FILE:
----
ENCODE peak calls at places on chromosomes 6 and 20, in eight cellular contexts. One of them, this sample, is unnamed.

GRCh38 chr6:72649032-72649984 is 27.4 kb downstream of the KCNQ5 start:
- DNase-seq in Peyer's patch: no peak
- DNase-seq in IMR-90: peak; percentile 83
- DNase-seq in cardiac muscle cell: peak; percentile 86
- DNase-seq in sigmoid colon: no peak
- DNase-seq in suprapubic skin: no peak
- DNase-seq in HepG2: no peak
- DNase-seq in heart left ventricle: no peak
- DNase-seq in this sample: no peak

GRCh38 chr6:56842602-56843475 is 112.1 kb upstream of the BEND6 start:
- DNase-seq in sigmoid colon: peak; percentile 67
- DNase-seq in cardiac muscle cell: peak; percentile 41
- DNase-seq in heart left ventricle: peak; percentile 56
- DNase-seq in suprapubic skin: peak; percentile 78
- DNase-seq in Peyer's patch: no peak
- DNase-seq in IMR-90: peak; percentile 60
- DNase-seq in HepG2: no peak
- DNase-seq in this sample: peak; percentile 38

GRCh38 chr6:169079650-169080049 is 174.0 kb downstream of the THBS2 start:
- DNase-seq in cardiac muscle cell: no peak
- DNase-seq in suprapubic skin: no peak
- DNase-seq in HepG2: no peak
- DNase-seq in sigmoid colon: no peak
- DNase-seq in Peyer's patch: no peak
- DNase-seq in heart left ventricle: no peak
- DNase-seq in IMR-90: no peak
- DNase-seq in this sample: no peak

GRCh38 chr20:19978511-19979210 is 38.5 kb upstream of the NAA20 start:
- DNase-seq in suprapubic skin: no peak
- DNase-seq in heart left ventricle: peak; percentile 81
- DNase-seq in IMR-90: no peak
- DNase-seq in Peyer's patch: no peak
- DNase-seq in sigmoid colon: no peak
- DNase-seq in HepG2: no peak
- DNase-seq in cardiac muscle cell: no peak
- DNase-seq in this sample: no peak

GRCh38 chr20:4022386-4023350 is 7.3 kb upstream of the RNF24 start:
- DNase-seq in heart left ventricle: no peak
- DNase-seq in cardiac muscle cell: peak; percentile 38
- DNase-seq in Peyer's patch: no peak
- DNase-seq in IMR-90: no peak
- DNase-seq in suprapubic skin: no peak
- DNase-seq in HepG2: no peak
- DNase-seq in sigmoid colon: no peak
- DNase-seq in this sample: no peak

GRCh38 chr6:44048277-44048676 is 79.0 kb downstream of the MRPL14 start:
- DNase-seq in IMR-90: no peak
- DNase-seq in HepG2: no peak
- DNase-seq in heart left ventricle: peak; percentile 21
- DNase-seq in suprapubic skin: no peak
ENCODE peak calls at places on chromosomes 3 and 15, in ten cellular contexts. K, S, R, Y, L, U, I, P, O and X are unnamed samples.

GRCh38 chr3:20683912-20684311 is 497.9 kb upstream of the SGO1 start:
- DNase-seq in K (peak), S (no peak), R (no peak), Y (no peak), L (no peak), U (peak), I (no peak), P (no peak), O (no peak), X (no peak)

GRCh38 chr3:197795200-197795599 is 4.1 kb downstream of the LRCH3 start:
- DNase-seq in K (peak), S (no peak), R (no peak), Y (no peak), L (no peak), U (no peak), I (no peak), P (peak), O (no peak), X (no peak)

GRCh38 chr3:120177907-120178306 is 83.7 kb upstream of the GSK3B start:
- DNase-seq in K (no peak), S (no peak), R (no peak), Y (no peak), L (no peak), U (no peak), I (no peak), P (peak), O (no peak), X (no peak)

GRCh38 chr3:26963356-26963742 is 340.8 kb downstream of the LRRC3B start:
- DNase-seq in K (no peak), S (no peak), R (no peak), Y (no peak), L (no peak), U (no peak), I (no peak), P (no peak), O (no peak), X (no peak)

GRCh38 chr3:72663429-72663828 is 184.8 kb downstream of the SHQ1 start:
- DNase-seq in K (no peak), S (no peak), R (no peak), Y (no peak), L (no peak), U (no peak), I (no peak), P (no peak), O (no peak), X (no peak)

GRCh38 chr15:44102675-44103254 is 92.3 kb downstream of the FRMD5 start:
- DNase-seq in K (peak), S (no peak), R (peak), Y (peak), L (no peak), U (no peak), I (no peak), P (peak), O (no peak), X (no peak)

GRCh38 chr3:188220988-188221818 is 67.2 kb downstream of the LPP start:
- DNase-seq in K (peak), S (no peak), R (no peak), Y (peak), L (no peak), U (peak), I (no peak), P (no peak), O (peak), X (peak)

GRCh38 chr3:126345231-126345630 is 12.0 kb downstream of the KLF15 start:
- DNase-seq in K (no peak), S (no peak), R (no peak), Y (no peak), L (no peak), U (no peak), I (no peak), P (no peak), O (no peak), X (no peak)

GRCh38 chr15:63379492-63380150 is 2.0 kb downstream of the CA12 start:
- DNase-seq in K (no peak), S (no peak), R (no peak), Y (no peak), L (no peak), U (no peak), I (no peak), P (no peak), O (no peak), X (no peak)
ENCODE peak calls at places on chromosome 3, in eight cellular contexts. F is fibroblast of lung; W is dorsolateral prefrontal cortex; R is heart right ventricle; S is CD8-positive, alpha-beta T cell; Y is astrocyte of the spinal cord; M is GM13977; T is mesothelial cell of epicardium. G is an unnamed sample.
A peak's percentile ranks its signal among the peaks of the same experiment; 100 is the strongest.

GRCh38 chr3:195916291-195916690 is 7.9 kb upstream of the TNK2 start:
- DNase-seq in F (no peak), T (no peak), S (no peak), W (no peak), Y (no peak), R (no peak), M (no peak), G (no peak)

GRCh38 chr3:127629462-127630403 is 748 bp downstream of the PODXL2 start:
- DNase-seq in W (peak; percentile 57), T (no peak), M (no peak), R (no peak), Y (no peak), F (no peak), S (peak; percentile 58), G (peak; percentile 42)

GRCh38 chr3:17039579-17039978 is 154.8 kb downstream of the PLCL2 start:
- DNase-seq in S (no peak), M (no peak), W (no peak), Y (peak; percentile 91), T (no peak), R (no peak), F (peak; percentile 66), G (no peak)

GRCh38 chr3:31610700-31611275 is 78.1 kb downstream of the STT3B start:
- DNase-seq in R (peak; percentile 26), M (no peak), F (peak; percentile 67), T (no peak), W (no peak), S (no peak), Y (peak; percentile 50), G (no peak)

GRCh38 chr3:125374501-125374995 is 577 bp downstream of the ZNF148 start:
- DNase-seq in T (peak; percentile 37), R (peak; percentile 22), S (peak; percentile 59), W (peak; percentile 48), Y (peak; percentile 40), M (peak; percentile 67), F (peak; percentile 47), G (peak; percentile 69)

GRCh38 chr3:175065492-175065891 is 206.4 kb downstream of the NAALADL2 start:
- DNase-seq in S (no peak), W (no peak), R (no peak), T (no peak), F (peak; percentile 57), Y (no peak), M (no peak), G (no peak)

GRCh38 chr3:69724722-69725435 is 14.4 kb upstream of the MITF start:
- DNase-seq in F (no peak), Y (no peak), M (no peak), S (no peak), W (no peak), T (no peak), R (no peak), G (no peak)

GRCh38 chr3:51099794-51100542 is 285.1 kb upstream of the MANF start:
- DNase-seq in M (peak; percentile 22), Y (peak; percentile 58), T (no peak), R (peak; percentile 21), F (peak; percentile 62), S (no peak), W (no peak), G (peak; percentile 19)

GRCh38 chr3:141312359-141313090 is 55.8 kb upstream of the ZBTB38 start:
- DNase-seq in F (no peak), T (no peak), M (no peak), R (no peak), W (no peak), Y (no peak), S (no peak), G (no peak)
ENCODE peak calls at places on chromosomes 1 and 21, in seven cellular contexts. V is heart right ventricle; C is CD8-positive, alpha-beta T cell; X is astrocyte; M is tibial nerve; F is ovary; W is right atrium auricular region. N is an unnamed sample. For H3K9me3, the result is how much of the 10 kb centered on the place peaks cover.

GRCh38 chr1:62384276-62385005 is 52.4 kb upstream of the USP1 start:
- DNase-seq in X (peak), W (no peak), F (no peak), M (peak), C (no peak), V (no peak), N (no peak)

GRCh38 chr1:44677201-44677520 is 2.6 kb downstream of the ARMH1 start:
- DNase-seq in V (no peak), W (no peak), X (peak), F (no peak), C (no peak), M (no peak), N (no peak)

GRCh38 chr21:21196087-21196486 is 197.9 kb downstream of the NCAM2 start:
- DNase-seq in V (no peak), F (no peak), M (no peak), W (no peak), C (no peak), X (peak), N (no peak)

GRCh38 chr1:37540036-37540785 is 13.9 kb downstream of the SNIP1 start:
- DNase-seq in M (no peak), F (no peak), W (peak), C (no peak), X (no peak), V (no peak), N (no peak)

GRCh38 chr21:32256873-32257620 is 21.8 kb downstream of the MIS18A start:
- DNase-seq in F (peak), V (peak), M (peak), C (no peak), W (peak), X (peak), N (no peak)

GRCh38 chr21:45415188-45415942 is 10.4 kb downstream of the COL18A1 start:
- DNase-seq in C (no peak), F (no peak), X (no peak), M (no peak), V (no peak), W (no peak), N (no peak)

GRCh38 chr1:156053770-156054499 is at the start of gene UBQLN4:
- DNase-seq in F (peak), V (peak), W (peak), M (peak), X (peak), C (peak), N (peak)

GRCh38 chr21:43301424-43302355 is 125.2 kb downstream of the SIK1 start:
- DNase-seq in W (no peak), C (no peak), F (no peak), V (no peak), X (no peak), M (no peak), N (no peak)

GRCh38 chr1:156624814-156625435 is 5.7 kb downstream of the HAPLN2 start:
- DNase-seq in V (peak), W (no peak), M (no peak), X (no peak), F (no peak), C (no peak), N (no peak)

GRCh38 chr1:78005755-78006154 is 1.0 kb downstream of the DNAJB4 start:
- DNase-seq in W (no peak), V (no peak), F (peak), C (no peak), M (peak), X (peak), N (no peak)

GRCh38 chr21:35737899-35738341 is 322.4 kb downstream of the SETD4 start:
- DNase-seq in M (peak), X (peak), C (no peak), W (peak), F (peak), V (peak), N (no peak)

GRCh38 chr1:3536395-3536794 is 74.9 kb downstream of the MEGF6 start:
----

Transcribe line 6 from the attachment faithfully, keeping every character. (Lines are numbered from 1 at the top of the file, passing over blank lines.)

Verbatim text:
- DNase-seq in sigmoid colon: no peak